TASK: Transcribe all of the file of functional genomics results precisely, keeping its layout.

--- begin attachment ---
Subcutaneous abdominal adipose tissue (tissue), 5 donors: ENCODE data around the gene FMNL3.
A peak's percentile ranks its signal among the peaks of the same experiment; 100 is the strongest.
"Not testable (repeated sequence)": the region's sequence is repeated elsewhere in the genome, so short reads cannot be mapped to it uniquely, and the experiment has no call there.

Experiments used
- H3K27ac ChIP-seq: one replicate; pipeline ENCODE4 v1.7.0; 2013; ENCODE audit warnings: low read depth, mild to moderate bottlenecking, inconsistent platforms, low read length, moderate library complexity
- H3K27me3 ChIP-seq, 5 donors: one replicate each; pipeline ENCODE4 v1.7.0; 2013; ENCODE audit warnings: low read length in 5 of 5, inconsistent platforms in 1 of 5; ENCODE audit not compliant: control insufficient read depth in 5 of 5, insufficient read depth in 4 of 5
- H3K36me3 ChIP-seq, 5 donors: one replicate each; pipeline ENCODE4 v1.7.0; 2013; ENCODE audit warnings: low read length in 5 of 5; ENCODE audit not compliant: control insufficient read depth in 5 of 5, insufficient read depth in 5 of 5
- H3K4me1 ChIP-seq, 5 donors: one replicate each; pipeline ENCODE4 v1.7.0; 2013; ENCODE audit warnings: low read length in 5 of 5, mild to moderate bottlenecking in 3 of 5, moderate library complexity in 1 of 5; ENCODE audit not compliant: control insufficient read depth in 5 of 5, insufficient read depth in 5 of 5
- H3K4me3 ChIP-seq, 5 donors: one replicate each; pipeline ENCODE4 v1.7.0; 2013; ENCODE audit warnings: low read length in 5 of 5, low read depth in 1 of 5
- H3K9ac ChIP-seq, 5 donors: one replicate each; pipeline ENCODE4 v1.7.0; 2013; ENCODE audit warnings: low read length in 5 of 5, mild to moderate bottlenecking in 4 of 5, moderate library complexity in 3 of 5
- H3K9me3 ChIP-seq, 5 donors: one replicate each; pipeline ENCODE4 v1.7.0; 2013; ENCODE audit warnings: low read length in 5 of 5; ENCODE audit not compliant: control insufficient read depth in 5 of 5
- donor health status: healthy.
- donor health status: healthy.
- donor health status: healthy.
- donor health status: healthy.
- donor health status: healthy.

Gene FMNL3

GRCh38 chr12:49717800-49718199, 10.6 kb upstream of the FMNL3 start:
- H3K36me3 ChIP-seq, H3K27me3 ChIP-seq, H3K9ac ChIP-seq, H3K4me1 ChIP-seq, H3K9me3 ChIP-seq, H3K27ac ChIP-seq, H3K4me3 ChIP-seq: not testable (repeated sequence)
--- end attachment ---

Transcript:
Subcutaneous abdominal adipose tissue (tissue), 5 donors: ENCODE data around the gene FMNL3.
A peak's percentile ranks its signal among the peaks of the same experiment; 100 is the strongest.
"Not testable (repeated sequence)": the region's sequence is repeated elsewhere in the genome, so short reads cannot be mapped to it uniquely, and the experiment has no call there.

Experiments used
- H3K27ac ChIP-seq: one replicate; pipeline ENCODE4 v1.7.0; 2013; ENCODE audit warnings: low read depth, mild to moderate bottlenecking, inconsistent platforms, low read length, moderate library complexity
- H3K27me3 ChIP-seq, 5 donors: one replicate each; pipeline ENCODE4 v1.7.0; 2013; ENCODE audit warnings: low read length in 5 of 5, inconsistent platforms in 1 of 5; ENCODE audit not compliant: control insufficient read depth in 5 of 5, insufficient read depth in 4 of 5
- H3K36me3 ChIP-seq, 5 donors: one replicate each; pipeline ENCODE4 v1.7.0; 2013; ENCODE audit warnings: low read length in 5 of 5; ENCODE audit not compliant: control insufficient read depth in 5 of 5, insufficient read depth in 5 of 5
- H3K4me1 ChIP-seq, 5 donors: one replicate each; pipeline ENCODE4 v1.7.0; 2013; ENCODE audit warnings: low read length in 5 of 5, mild to moderate bottlenecking in 3 of 5, moderate library complexity in 1 of 5; ENCODE audit not compliant: control insufficient read depth in 5 of 5, insufficient read depth in 5 of 5
- H3K4me3 ChIP-seq, 5 donors: one replicate each; pipeline ENCODE4 v1.7.0; 2013; ENCODE audit warnings: low read length in 5 of 5, low read depth in 1 of 5
- H3K9ac ChIP-seq, 5 donors: one replicate each; pipeline ENCODE4 v1.7.0; 2013; ENCODE audit warnings: low read length in 5 of 5, mild to moderate bottlenecking in 4 of 5, moderate library complexity in 3 of 5
- H3K9me3 ChIP-seq, 5 donors: one replicate each; pipeline ENCODE4 v1.7.0; 2013; ENCODE audit warnings: low read length in 5 of 5; ENCODE audit not compliant: control insufficient read depth in 5 of 5
- donor health status: healthy.
- donor health status: healthy.
- donor health status: healthy.
- donor health status: healthy.
- donor health status: healthy.

Gene FMNL3

GRCh38 chr12:49717800-49718199, 10.6 kb upstream of the FMNL3 start:
- H3K36me3 ChIP-seq, H3K27me3 ChIP-seq, H3K9ac ChIP-seq, H3K4me1 ChIP-seq, H3K9me3 ChIP-seq, H3K27ac ChIP-seq, H3K4me3 ChIP-seq: not testable (repeated sequence)